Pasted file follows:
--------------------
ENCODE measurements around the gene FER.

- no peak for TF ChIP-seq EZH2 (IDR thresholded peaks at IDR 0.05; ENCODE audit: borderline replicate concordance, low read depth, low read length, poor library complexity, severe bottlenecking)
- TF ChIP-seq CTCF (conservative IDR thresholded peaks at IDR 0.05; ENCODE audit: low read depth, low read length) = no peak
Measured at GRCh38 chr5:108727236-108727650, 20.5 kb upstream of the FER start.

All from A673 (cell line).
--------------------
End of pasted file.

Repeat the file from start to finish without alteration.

ENCODE measurements around the gene FER.

- no peak for TF ChIP-seq EZH2 (IDR thresholded peaks at IDR 0.05; ENCODE audit: borderline replicate concordance, low read depth, low read length, poor library complexity, severe bottlenecking)
- TF ChIP-seq CTCF (conservative IDR thresholded peaks at IDR 0.05; ENCODE audit: low read depth, low read length) = no peak
Measured at GRCh38 chr5:108727236-108727650, 20.5 kb upstream of the FER start.

All from A673 (cell line).